A transitional pain service nurse program that uses case management can help reduce opioid dependency and provide better pain management, following these techniques:

Identify at-risk patients. “We try to identify patients on chronic opioids as soon as they’re indicated for surgery,” says Michael J. Buys, MD, anesthesiologist and section chief for acute pain service at the George E. Wahlen Department of Veterans Affairs (VA) Medical Center in Salt Lake City. Also, they identify patients with severe anxiety or depression and a history of active or prior substance abuse. These patients tend to struggle with pain after surgery, Buys adds.

Educate extensively about pain presurgery. “We meet with patients to educate them about what to expect with surgery and pain after surgery,” Buys explains. “We discuss pain medication and opioids and set up the expectation that opioids are only to be used for severe breakthrough pain.”

Staff also educate patients on alternative pain treatment. Patients meet with the psychologist, who provides support with pain coping mechanisms, identifies underlying issues related to pain, and helps with nonpharmacological solutions and pain therapy.

“We don’t do pain scores anymore,” Buys says. “We talk about pain function and how it’s important to get rest to heal and to do physical therapy and, if they have thoracic surgery, to take deep breaths and cough.”

The transitional pain service team’s goal is to help patients understand they will not be pain-free right after a procedure. Still, opioids must be used only in the short term. “If patients are struggling after surgery, we remind them what we told them before,” Buys adds. “So much is going on, it’s hard for patients to take it all in at one visit. We contact them and reinforce the education.”

Require opioid taper before surgery. The team helps patients taper opioid use before surgery. “We require a 50% reduction in opioids prior to doing surgery on them,” Buys says.

At the time of surgery, the program includes a multimodal analgesic approach: preoperative Tylenol, anti-inflammatory medication, and Lyrica. Patients receive anesthesia and a nerve block during surgery, and then continue with a nonopioid multimodal medication after surgery.

“Opioids are for breakthrough pain,” Buys says. “They should take opioids for severe pain, and then stop it, depending on the kind of surgery, usually 10 to 14 days after surgery.”

Provide consistent follow-up. After a procedure, the transitional pain care team calls patients two days after, one week after, three weeks after, and then monthly for three months.

“We make the first call at two days after discharge, whether they’re hospitalized or go home the same day,” says David Merrill, RN, BSN, nursing care coordinator for transitional pain service at George E. Wahlen VA. “We feel like the second-day call and the seven-day call are extremely important. We provide an RN to phone the patient and answer questions about their post-discharge instructions. What we mainly find is what patients hear and what they’re taught are not the same thing.”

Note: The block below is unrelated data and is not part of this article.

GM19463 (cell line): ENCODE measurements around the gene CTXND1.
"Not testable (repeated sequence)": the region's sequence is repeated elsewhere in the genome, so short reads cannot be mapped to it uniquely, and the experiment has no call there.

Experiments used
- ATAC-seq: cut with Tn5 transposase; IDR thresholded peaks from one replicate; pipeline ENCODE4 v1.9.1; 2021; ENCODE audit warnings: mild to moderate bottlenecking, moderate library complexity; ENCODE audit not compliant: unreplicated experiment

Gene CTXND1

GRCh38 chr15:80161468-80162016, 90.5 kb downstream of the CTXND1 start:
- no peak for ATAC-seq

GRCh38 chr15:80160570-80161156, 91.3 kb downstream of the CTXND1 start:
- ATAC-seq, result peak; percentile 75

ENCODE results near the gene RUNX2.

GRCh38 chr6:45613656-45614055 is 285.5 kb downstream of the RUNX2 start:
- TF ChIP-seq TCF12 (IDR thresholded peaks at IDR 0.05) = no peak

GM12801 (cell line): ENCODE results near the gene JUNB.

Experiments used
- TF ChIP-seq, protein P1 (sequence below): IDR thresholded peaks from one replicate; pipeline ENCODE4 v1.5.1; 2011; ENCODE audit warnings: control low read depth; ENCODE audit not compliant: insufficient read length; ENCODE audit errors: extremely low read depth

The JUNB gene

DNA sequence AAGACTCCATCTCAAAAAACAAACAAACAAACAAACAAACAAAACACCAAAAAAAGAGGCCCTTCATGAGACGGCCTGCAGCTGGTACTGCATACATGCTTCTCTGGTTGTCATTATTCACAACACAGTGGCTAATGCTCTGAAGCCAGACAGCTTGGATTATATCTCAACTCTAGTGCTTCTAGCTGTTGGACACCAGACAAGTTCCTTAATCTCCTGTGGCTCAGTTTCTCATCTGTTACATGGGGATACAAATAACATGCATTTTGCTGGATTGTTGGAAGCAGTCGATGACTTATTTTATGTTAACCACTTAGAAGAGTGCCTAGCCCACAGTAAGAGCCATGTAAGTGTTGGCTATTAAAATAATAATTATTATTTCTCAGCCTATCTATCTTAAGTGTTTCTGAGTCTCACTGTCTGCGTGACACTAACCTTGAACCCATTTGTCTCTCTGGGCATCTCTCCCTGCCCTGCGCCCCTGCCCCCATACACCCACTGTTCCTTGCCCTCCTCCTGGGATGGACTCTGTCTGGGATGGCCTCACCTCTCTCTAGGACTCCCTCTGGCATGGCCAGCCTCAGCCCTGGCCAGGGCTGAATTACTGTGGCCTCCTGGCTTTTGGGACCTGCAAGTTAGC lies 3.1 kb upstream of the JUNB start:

For instance, some patients will take their pain medication every six hours, regardless of whether they need it, instead of every six hours, as needed, Merrill says. “We give them education and guide them to a better outcome right from the beginning,” he adds. “We’re also successful in following up with questions they have.”

Usually, the team will know if the patient is struggling by the third week after surgery, he says. “If we see a patient not yet coming down or tapering off opioids, appropriately, then we’ll involve one of our nurse practitioners or consult the clinical psychologist for help, as well as Dr. Buys,” Merrill explains. “We meet weekly as a group to talk about the case and to understand where patients are.”

The calls and follow-up continue. Those with chronic opioid use are contacted more frequently. “If they’re struggling with pain and not off opioids, we call them weekly,” Buys says. “If they’re off opioids, we follow up with them at least monthly.” Initially, the transitional pain care program was for orthopedic patients undergoing total joint procedures. “After we saw the success we had with these patients, we brought in surgical specialties, any elective surgery,” Buys reports. “It’s a mixture of inpatient and outpatient surgery.”

Meet weekly to discuss cases. “From the very beginning, we established a weekly interdisciplinary pain board meeting to talk about pre-op patients and post-op patients,” says Kimberlee Bayless, DNP, FNP-BC, APRN, nurse practitioner in acute pain service and director of transitional pain service at the George E. Wahlen VA. “We talk about pain plans and discuss the post-op patients that have not started to taper medications at that 21-day postsurgery.”

The team also discusses patients who report chronic pain. For instance, some patients who come in for total knee replacement might also experience chronic back pain, she notes. “We address other pain complaints for them,” Bayless explains. “Anesthesiologists, certified in chronic pain, have started to address what other modalities and medication could help with pain, without opioids.”

The team talks about provider appointments for which the transitional pain service team needs to be involved, Bayless adds. Sometimes, the team might make suggestions to primary care providers about interventions that could help patients. “We have developed a dashboard that helps with our tracking patients and providing care coordination,” Bayless notes.

(Editor’s Note: For more information on this topic, please read the June 2019 issue of our sister publication, Case Management Advisor, at this link: http://bit.ly/2RHOF8I.)